AstraZeneca picks Cambridge site as ground zero for R&D reinvention

AstraZeneca's new management team has zeroed in on an 11-acre spread at the Cambridge BioMedical Campus as the home for its new R&D center and corporate headquarters. Over the next three years the pharma company ($AZN) plans to build a $500 million complex on its new campus that will house its U.K. operations for biologics and small molecule research as well as the corporate staff now operating in London.

AZ CEO Pascal Soriot

AstraZeneca CEO Pascal Soriot has laid out the U.K. relocation as a central feature of his ambitious restructuring plan, which is aimed at wiping the slate clean of a troubled R&D strategy that has left the company's pipeline dangerously weakened as generic competition mounts against key drug franchises. Soriot is moving R&D workers from the company's big facility in Alderley Park to Cambridge so they can get closer to the cutting-edge scientific work being done in the hub. And Soriot has been moving other pieces on the global R&D chess board as well, concentrating efforts at Medimmune in Maryland and in Sweden as well.

While the offices are being relocated, Soriot and his R&D team have also been executing a slate of new moves from the preclinical field straight through to late-stage development. In addition to buying Pearl Therapeutics and its COPD pipeline for up to $1.15 billion, AstraZeneca also recently snapped up Omthera's omega-3 cardio program in a $443 million buyout. But its lean selection of high-profile late-stage efforts have also continued to founder, with the company dumping its work recently on the rheumatoid arthritis drug fostamatinib after another round of dismal Phase III data.  

The Cambridge move puts AstraZeneca next door to some big players like the University of Cambridge School of Clinical Medicine, Addenbrooke's Hospital, the Medical Research Council Laboratory of Molecular Biology, the Wellcome Trust-MRC Institute of Metabolic Science and the Cancer Research UK Cambridge Institute. The hope is that some of their best ideas can migrate to AstraZeneca, which needs all the help it can get at this stage.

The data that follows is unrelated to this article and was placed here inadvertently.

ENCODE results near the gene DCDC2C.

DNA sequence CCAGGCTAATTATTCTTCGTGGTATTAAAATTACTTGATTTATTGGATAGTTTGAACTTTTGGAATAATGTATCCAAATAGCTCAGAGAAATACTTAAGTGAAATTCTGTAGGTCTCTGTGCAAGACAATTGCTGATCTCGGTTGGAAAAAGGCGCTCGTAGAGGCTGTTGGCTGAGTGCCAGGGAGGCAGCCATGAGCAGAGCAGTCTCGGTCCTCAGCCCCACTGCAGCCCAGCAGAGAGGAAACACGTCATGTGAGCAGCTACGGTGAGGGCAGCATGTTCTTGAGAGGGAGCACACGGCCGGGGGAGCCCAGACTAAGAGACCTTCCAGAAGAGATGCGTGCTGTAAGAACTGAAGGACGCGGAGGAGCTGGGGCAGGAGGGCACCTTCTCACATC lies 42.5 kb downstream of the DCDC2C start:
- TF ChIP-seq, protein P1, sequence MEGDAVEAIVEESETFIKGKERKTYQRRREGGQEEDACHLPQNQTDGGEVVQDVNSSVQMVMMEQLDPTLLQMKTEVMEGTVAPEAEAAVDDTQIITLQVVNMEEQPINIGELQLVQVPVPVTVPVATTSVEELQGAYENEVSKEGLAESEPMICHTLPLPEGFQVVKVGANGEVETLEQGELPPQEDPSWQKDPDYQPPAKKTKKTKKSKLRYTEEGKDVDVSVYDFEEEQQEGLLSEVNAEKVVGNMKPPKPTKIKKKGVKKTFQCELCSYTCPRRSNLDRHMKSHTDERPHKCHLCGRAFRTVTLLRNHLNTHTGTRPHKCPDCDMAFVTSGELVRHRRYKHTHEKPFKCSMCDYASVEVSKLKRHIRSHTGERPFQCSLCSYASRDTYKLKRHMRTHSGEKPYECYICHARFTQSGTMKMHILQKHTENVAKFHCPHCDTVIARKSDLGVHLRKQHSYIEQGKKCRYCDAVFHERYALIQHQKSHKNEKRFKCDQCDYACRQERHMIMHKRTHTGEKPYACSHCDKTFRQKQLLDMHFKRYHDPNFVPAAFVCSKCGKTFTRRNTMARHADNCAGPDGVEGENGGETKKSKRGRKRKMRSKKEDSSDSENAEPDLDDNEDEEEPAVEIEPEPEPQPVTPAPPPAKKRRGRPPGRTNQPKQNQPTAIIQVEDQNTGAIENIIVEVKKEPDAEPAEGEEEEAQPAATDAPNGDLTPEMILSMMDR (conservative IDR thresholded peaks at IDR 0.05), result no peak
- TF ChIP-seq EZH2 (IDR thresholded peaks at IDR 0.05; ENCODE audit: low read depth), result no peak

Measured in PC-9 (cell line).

"Cambridge competes on the global stage as a respected innovation hub for life sciences and our choice of site puts us at the heart of this important ecosystem, providing valuable collaboration opportunities," Soriot said in a statement today. "Moving to the Cambridge Biomedical Campus means our people will be able to rub shoulders with some of the world's best scientists and clinicians carrying out some of the world's leading research – that's a really exciting prospect. We hope that our move will contribute to the growing success of Cambridge."

AstraZeneca--which has been spending more than $5 billion a year on R&D--is far from alone in choosing a hub strategy for R&D. Pfizer ($PFE), Roche ($RHHBY), Merck KGaA and others have been shuttering some storied R&D centers while restructuring and moving staffers into big research centers. Merck ($MRK), meanwhile, has begun to reorganize its R&D management structure to fit better with Roger Perlmutter's new plans for the pharma giant after taking over as head of research.

- here's the press release

Special Reports: AstraZeneca - Biopharma's Top R&D Spenders - 2012 | Pascal Soriot - The 25 most influential people in biopharma today - 2013